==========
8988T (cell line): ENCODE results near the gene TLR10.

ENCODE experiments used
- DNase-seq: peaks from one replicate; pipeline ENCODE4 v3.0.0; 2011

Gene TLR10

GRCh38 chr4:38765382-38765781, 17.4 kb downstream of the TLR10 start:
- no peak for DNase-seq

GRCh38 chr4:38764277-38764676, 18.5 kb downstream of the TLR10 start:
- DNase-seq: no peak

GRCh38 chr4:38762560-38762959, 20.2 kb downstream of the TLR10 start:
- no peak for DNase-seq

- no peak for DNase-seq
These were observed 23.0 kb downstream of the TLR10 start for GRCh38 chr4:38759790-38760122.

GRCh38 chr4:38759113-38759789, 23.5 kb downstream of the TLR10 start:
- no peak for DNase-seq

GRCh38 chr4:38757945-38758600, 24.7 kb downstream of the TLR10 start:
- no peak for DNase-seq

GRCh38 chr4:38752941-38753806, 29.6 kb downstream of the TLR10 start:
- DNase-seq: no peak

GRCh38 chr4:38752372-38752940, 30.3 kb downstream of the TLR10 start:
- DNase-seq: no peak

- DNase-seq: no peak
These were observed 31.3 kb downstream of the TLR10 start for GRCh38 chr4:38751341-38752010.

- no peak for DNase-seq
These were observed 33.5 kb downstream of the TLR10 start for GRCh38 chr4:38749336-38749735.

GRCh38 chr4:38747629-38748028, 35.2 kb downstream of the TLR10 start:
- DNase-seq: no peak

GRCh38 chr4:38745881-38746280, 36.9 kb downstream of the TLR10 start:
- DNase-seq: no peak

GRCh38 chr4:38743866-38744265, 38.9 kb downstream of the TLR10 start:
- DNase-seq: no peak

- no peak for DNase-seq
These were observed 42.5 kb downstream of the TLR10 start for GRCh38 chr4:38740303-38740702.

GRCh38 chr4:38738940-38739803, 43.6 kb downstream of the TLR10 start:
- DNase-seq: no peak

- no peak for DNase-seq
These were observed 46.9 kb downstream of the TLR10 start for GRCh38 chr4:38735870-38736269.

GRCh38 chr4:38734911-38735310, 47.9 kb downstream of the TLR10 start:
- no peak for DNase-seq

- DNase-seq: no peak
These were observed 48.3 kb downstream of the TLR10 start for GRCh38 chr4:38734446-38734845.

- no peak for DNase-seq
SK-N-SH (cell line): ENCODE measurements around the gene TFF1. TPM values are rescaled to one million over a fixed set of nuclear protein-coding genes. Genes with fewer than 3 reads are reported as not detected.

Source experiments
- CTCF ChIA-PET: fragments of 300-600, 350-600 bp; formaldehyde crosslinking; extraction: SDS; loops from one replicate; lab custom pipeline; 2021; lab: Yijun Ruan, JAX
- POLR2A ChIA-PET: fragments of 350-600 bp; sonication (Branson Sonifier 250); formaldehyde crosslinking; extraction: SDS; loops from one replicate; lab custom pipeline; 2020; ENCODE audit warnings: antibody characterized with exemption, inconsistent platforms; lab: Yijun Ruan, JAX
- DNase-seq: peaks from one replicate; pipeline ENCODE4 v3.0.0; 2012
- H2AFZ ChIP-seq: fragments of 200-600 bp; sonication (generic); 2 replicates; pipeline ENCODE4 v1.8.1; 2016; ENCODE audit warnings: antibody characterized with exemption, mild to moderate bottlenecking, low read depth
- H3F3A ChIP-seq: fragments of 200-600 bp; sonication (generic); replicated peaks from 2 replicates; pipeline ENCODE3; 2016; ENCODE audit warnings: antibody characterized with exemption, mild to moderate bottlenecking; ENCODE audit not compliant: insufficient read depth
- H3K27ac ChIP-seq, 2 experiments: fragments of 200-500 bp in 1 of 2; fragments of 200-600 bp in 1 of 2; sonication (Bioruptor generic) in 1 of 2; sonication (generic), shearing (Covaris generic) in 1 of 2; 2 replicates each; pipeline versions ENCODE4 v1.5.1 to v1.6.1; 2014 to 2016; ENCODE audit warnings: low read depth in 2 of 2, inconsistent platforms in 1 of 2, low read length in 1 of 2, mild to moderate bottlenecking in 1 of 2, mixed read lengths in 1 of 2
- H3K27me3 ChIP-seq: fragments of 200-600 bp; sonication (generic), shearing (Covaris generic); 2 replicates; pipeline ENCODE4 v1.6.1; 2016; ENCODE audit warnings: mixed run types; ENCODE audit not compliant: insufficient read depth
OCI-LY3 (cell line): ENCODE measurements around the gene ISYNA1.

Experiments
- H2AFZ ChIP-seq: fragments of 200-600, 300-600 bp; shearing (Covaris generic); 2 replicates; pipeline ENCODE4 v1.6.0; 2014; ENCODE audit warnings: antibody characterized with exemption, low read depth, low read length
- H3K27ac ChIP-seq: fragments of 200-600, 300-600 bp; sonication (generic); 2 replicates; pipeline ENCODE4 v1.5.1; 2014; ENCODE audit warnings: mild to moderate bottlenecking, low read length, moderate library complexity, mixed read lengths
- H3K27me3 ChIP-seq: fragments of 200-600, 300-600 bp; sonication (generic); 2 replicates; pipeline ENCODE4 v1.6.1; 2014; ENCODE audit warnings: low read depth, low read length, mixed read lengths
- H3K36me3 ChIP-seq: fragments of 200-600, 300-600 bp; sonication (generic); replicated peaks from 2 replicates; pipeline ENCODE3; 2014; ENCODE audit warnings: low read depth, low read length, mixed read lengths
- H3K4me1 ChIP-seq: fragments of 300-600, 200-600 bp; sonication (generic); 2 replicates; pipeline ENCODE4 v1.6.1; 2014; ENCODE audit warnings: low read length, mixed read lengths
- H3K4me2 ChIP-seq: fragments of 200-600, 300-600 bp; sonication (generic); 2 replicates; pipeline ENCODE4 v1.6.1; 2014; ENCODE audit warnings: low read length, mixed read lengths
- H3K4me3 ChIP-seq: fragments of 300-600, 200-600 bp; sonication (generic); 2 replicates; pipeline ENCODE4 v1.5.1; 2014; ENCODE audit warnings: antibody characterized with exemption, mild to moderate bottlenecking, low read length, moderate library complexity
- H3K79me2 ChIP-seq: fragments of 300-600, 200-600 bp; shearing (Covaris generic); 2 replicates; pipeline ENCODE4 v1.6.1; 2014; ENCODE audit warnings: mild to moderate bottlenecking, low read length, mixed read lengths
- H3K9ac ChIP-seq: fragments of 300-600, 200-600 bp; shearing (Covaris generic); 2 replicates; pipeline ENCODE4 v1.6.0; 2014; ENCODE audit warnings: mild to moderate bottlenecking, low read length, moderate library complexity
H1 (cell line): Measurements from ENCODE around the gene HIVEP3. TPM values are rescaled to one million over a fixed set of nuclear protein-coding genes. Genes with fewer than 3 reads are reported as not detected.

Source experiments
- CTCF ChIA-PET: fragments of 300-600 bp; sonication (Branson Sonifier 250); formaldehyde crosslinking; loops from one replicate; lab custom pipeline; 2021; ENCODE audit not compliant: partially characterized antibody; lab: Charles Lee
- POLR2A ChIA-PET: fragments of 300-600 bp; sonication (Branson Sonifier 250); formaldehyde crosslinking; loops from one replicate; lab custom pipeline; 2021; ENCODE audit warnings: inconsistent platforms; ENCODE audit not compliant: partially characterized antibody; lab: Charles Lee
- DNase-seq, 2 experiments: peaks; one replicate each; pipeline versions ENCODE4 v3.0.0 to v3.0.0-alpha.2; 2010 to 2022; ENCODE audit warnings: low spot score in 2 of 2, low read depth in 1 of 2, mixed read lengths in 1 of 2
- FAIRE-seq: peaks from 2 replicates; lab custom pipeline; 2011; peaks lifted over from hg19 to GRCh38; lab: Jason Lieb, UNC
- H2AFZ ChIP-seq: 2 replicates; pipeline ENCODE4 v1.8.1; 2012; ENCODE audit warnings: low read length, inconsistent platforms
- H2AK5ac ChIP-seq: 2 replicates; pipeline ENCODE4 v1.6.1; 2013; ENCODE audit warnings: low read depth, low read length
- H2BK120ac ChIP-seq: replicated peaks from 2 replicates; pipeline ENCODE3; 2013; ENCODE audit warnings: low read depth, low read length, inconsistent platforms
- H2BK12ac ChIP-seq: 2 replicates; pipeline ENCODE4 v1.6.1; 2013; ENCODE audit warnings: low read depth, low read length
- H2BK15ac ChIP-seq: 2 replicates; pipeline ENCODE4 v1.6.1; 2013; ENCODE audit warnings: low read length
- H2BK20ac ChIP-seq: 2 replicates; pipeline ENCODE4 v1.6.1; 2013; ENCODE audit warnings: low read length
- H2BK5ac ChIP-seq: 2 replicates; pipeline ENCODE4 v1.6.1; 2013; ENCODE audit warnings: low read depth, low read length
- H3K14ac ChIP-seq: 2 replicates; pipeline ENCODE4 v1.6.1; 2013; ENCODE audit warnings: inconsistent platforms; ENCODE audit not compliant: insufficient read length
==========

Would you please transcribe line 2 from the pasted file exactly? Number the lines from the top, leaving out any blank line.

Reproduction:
ENCODE experiments used